There was a moment, shortly after the half-hour mark, where Fred came at Phil Foden and enveloped Manchester City’s false nine in a web of limbs. There seemed no graceful way out of the ungainly challenge and most players might have found themselves in a heap on the ground, happy to take the free-kick. But Foden delicately unpicked his legs from this temporary entrapment before floating away, almost as if the Manchester United midfielder had done little more than blow down the back of his collar.
It was pretty much the way of things all afternoon, United thinking they had Foden marshalled only to find, in the next breath, that they had nothing of the sort as the game’s best player teased and tormented those in red shirts.
But for the goal he richly deserved, this was a performance that had a bit of everything and, if you did not know better, you would think Foden, an attacking midfielder by trade, had been playing as a centre-forward all his life. On the opposite side, United had two midfielders deployed as makeshift strikers but combined Bruno Fernandes and Paul Pogba (name me another supposed top player who delivers so many substandard performances) could not get close to offering an iota of what the chameleon Foden gave City in attack.
“We’ve got … Guardiola” sang City’s jubilant, gloating fans when Riyad Mahrez arrowed home goal No3 in the 68th minute. But they also have Foden and, if anything is going to persuade the Catalan to hang around at the Premier League champions for a good while yet, it is surely the prospect of helping England’s best footballer to realise his full, frightening potential. It is, after all, doubtful Guardiola has had a more thrilling pet project than those days at Barcelona when he and Lionel Messi formed an unstoppable alliance.
There were all manner of little nuggets and insights from Foden here to feast and marvel over. Certainly, at times, you had to remind yourself this kid is 5ft 7in and barely 70kg wet through. For all the vision and deft touches and clever movements and explosive turns of pace, it was his aggression and hard running that resonated as much as anything.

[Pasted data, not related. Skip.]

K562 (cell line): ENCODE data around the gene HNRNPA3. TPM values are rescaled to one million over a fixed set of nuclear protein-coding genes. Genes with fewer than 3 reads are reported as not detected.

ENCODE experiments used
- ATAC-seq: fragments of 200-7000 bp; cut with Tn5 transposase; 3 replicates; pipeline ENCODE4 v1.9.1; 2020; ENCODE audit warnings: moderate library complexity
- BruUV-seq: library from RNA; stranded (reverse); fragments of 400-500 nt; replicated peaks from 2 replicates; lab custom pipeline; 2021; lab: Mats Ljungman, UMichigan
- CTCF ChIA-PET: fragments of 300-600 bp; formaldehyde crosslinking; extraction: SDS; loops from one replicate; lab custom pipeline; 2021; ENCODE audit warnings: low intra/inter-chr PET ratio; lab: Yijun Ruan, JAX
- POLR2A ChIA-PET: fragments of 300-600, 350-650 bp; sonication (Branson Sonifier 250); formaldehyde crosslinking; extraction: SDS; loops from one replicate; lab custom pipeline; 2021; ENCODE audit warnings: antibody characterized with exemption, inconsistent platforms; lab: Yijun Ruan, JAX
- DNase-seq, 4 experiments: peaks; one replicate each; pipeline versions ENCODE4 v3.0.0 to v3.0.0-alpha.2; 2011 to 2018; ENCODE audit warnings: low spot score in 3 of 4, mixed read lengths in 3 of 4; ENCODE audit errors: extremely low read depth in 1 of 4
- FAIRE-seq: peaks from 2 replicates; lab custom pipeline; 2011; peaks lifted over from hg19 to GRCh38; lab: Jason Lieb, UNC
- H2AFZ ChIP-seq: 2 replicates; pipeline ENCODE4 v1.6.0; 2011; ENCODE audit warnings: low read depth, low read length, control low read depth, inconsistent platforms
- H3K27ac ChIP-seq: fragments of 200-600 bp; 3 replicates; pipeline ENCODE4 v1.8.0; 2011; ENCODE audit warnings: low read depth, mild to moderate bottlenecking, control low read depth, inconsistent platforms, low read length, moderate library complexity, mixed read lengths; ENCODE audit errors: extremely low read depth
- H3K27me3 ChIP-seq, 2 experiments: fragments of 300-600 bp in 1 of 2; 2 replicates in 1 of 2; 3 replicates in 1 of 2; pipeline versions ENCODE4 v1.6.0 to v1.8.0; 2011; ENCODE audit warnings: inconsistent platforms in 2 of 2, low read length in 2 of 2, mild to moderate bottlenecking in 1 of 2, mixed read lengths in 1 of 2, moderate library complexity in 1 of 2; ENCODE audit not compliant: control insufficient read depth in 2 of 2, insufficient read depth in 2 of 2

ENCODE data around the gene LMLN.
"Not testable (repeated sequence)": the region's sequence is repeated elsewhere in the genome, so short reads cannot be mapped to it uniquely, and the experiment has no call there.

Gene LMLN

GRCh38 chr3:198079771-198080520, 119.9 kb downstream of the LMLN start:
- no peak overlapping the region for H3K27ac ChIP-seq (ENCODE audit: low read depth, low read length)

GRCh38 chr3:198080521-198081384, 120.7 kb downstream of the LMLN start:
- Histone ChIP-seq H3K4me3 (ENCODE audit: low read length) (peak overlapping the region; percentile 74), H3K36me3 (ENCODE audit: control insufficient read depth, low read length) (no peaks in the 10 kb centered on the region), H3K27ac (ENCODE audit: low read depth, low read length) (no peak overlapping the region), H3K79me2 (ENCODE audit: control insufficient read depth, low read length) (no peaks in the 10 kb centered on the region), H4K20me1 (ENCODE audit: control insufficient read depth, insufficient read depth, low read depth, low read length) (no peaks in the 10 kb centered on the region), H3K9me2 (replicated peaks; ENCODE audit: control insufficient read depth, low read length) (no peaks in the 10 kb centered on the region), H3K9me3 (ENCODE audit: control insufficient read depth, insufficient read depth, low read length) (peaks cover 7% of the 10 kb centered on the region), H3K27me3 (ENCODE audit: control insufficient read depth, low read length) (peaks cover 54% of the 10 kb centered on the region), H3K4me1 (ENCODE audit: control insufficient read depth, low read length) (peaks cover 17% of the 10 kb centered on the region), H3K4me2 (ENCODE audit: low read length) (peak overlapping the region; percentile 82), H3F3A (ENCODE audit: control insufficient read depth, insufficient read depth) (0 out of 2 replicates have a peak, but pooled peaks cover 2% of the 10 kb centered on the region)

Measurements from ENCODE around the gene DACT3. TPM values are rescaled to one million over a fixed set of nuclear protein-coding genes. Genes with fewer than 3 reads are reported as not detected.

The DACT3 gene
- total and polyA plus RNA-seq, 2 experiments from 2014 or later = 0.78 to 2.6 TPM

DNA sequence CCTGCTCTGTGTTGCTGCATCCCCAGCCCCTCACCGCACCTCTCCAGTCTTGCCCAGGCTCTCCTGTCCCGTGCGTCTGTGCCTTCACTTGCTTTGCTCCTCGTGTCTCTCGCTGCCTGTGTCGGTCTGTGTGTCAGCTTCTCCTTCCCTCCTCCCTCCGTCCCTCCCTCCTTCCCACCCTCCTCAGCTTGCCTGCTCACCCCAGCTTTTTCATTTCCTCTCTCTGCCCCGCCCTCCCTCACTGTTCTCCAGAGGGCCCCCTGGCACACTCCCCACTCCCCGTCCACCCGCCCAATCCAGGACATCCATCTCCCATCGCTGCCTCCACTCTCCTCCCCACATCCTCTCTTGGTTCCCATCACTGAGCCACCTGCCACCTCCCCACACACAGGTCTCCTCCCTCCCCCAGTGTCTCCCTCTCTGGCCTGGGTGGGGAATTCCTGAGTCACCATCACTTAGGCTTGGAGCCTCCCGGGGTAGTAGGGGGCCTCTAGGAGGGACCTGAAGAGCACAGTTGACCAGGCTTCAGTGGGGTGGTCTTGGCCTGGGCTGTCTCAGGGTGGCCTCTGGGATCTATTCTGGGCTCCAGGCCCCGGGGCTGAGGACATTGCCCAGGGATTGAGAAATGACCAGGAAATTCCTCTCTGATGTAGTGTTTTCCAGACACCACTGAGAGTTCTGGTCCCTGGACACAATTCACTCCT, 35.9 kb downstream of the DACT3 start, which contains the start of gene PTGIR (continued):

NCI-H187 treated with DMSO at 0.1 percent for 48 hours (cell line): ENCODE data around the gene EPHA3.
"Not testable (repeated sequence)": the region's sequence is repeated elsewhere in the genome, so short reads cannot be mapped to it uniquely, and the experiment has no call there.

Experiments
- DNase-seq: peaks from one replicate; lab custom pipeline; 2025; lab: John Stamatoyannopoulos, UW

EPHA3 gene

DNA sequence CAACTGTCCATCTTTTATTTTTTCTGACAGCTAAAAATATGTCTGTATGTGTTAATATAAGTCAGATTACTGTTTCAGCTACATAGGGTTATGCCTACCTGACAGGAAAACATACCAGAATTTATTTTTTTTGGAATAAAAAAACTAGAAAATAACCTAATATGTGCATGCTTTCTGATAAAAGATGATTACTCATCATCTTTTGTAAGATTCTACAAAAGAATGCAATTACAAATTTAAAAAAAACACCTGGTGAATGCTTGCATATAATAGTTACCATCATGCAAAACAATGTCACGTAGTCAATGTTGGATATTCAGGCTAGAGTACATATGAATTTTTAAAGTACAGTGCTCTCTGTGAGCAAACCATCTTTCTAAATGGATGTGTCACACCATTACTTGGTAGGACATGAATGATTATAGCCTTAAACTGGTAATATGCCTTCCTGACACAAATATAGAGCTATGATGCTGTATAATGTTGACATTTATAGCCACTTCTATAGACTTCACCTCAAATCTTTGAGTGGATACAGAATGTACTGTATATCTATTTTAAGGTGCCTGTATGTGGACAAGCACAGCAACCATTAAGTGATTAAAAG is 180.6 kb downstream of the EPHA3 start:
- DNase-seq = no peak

Aaron Wan-Bissaka was sent flying off the ball in one instance after Foden careered after the hapless United right-back and shoulder-barged him out of the way. Rodri felt sufficiently confident in another instance to ping the ball into Foden’s feet as three United players descended on him. Foden held off the attentions of Victor Lindelof and laid off the ball to Joao Cancelo before being fouled. Time and again, Foden - utterly relentless - sprinted from one side to the next to press United’s defenders, the contrast with the ambling Pogba as defined as the chasm between the two teams.
Roberto Firmino, in a false nine role, and Mohamed Salah had made fools of Lindelof and Harry Maguire in Liverpool’s 5-0 rout of United at Old Trafford last October and Foden did something similar here. Lindelof must have felt like he was chasing a shadow all match, the Swede pulled in all sorts of directions and places he did not want to go by Foden.
The tone was set in the 28th minute when Foden nonchalantly scooped the ball over the head of Lindelof before chesting the ball down and cracking a shot at David De Gea. He saved and Bernardo was thwarted on the rebound before Kevin De Bruyne tucked home the rebound. In the 40th minute, Foden raced in behind Lindelof to receive De Bruyne’s through ball, with the United centre-half grateful his tormentor dragged his shot wide.
It was like a recurring nightmare. Even from deep, Foden wreaked havoc, at one stage dropping short, sucking in Lindelof and receiving Cancelo’s headed pass on his chest before scooping a perfectly weighted angled pass over the top to release Bernardo for yet another attack as his marker wore a look of complete dishevelment.
It did not feel like there was anything Foden could not do. He held up the ball with the strength of a strapping No9 and drifted into the half spaces that left Lindelof and Maguire unsure whether to come out and, when they did, Foden was always a split second ahead of them, his next move already framed in that devilish mind of his.
He craved a goal and, if we are being critical - and no one is more critical of Foden than the player himself - there were one or two moments in front of the net where he might have done better. But we are really splitting hairs there.
This was a majestic performance from a majestic player.